Eradicating rodents from islands is only half the battle. After eradication, it is vital to protect the investment by preventing rodents re-establishing. Preventing rodent invasions can be challenging, and when an invasion is detected managers must respond with the force of a full eradication, but in only hours, and not with the years of planning an eradication can typically afford. In fact rat invasion biology on islands was what started my career in island conservation, during my PhD research, where counter-intuitively I reintroduced rats to rat-free islands intentionally to precisely study their behaviour during reinvasion. It was during this research that we learnt how powerful conservation dogs are as an additional monitoring tool, allowing rapid detection of invading rodents, and with a success rate as high as traps and poison at detecting and preventing invasion.Conservation dogs Pai and Poly and their pet handlers Fin and John (Photo by James Russell)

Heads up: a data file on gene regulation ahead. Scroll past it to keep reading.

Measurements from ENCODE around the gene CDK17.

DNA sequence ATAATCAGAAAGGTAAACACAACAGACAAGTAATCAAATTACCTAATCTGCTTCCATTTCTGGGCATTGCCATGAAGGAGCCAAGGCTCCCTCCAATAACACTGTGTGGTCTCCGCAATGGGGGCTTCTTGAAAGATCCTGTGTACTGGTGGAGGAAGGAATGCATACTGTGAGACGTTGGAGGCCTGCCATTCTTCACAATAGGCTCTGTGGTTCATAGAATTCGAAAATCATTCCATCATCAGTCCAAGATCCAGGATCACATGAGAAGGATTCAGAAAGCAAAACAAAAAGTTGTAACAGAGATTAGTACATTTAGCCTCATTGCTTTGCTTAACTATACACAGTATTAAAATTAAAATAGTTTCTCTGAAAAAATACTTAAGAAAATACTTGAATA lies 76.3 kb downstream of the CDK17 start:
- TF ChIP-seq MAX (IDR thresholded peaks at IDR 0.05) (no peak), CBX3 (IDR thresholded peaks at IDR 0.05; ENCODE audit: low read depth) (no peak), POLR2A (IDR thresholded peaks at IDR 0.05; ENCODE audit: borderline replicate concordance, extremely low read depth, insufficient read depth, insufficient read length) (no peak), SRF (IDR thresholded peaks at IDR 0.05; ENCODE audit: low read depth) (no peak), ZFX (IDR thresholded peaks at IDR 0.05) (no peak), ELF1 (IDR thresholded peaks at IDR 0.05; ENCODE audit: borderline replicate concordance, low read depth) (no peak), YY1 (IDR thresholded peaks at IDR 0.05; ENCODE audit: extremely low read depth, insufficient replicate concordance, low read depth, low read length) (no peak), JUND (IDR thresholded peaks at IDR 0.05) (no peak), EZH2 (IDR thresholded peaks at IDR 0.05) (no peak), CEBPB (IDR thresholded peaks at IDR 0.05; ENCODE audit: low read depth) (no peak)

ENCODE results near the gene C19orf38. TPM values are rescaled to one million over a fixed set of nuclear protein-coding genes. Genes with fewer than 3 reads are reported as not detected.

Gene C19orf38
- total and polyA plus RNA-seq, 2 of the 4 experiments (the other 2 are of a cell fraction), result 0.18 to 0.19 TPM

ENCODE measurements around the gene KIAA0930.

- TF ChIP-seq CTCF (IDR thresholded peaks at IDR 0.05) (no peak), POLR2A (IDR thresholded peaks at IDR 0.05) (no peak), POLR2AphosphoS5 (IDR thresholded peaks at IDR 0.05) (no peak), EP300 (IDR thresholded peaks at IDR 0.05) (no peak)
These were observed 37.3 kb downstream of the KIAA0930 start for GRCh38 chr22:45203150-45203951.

Yesterday I had the pleasure of working with not one but three trained conservation dogs from the Department of Conservation and Auckland Council Treasure Islands programme. We were out and about on the Hauraki Gulf of New Zealand checking also not one but three islands to confirm the absence of mice following recent eradications. Encouragingly, none of the three rodent detection dogs detected any sign of mice on any of the three islands. This confirms the ongoing mouse-free status of Saddle Island following mouse invasion research there, and with a further year of mouse-free status will enable us to confirm the eradication of mice last year from Motuketekete and Moturekareka. At the same time I was also able to survey the three islands for the presence of returning grey-faced petrel who have just finished their courtship period on the islands and will shortly lay eggs for the 2015 breeding season.
Thanks to Auckland Council for supporting the eradication and monitoring on these islands.